The Forest of Compiègne, in northern France, is a peaceful place—which makes coming across the Armistice Memorial something of a shock. First, you see the heavily symbolic and massive Alsace Lorraine Monument—a huge sculpture depicting a sword cutting down the Imperial Eagle of Germany.
Park in a small car park and walk along a wooded path and you're in an extraordinary clearing. In front of you, railway tracks lead to the center of the memorial, tracks that were used to bring two railway carriages here in 1918. To one side there’s a statue of Marshal Foch and ahead, between a tank and a gun, stands a nondescript, low, white building with flags on the front, looking somewhat like a school.
The Armistice Museum
The little, unassuming building you see houses the Armistice Museum. It was renovated in 2018. Here you'll see a replica of a railway carriage which looks like the genuine thing. The original carriage was where Marshal Foch and his officers, who included the English First Lord of the Admiralty, Sir Rosslyn Wemyss, and the French Chief of Staff, General Weygand—met with the Germans to sign the Armistice to end the horror that was World War I. The Armistice was signed on November 11 at 11 p.m.
After the carriage, you come to another section covering World War I. Yellowing newspaper articles, photocopies, old cameras showing pictures from the various fronts, flags, objects made from shells, old, hypnotic film footage, and more are immensely evocative of World War I.
There are American artifacts here as well, including copies of newspapers from Raleigh, Virginia which sent considerable numbers of American soldiers, describing the progress of the war. It’s the very simplicity of the display, and the objects that are so affecting that draws you as a visitor into those events of the past.
The Humiliation of the French in World War II
The second space covers the events of 1940, which to the French was a very different story. The Battle of France was lost; the enemy was in Paris and France was about to be cut in half.
A request for an armistice was made. Here in the forest at what was called the Glade of the Armistice, the French and German delegations met on June 21, 1940. Talks were conducted in the very railway carriage that had been the scene of Germany’s defeat when the Armistice was agreed—a deliberate and highly effective venue for the French humiliation.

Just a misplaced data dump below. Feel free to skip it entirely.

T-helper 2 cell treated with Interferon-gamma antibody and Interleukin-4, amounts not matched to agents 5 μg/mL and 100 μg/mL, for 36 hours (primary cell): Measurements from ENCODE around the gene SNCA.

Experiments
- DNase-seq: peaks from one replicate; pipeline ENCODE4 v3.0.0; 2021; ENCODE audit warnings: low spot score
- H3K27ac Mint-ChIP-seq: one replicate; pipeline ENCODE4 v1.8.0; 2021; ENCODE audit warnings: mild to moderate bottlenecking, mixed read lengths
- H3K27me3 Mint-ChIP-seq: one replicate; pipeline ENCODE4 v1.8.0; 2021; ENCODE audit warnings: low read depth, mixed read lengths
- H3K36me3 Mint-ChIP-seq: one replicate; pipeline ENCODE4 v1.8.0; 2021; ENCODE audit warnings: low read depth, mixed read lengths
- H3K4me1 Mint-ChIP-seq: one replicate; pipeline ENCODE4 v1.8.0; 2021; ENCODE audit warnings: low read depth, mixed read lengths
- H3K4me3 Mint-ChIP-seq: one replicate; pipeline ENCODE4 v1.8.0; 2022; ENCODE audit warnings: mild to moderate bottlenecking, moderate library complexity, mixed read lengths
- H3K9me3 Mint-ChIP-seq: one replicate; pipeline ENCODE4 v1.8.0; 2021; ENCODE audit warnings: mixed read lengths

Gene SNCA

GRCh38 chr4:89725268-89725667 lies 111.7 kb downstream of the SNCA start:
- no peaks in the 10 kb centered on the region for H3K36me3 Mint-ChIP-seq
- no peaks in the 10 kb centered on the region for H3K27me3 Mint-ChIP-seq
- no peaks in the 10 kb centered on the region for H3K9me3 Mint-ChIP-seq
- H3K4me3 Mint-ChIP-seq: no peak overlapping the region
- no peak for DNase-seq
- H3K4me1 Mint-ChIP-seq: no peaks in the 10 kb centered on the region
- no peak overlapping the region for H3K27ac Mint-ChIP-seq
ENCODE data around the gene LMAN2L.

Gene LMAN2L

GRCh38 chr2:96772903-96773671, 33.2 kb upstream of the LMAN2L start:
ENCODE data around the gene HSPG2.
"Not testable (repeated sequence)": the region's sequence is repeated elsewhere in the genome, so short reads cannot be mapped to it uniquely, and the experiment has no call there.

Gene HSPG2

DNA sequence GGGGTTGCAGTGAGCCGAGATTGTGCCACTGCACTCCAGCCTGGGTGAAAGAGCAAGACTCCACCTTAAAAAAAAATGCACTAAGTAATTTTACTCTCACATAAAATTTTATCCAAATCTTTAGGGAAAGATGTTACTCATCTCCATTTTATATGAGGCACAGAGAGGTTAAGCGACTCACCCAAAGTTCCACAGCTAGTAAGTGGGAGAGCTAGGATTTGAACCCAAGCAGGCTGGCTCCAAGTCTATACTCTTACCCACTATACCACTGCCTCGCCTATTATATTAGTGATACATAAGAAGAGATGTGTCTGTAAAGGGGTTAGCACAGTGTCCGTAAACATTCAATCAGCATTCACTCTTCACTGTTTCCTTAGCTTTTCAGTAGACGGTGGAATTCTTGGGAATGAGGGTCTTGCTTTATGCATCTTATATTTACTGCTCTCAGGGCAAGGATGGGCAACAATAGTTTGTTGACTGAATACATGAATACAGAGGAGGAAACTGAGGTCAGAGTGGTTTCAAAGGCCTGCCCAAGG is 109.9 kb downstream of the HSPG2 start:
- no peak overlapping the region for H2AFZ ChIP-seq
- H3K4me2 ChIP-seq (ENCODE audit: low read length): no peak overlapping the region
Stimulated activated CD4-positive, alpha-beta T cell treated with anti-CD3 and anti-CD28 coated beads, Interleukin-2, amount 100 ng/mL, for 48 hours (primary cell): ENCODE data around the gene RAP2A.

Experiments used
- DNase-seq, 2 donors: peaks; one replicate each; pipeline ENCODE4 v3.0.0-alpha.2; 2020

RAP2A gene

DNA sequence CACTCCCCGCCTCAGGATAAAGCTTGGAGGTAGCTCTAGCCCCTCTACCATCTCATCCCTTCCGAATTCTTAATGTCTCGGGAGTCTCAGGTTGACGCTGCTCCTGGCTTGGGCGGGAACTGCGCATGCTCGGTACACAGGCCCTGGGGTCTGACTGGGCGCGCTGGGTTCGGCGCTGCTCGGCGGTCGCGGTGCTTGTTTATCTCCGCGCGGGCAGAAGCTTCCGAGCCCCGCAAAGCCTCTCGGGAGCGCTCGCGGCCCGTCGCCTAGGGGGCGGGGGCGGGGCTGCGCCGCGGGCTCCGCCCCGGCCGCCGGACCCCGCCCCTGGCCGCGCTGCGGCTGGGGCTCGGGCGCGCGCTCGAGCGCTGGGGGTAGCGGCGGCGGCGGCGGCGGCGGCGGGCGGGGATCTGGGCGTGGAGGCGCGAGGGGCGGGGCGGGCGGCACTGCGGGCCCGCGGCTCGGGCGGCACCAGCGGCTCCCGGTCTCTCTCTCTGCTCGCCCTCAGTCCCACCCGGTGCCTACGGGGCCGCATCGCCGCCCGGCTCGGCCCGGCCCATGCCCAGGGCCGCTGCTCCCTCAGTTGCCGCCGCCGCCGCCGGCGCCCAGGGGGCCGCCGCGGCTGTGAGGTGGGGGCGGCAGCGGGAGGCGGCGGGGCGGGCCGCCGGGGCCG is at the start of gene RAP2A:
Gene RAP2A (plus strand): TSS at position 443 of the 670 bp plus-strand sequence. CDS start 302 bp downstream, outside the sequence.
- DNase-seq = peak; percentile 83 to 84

During the German occupation of France, from 1940 to 1944, the site was cleared and the carriage taken to Berlin. Later as the war went badly for Germany, it was moved to the forest of Thuringian and destroyed by fire in April 1945 by a country fearful of a repeat of the 1918 Armistice negotiation and signing.
The Final Chapter
This wasn't the end of the story for the forest clearing known as the Glade of the Armistice. On September 1, 1944, Compiègne was liberated. In November, General Marie-Pierre Koenig, the best known Free French leader after General de Gaulle, led a military parade in the Glade. It was watched by crowds that included British, American, and Polish officials.
On November 11, 1950, a replica railway carriage was officially opened containing the objects that you see today.
One More Reminder of the Horrors of War
When you leave, there is one more quiet corner you should visit. Off the main road back towards Compiègne, there's a signposted forest path that takes you to a gravestone. It marks the spot of the last train from Compiègne to Buchenwald on August 17, 1944, carrying 1,250 men to the death camp.
- To get there: Leave Compiègne to the east on N 31. At the Aumont roundabout, continue on D 546 to the Francport roundabout and the car park.
- Website: www.musee-armistice-14-18.fr
- Open: April to mid-September daily 10 a.m.—6 p.m.
Mid-September to April daily (except Tuesdays) 10 a.m.—5:30 p.m.
More About Compiègne
Compiègne is an interesting town to visit with a palace built by Napoleon which stretches over several buildings and includes a car museum. It's less well known than many French towns and has a delightful local feel to it and some decent hotels and restaurants.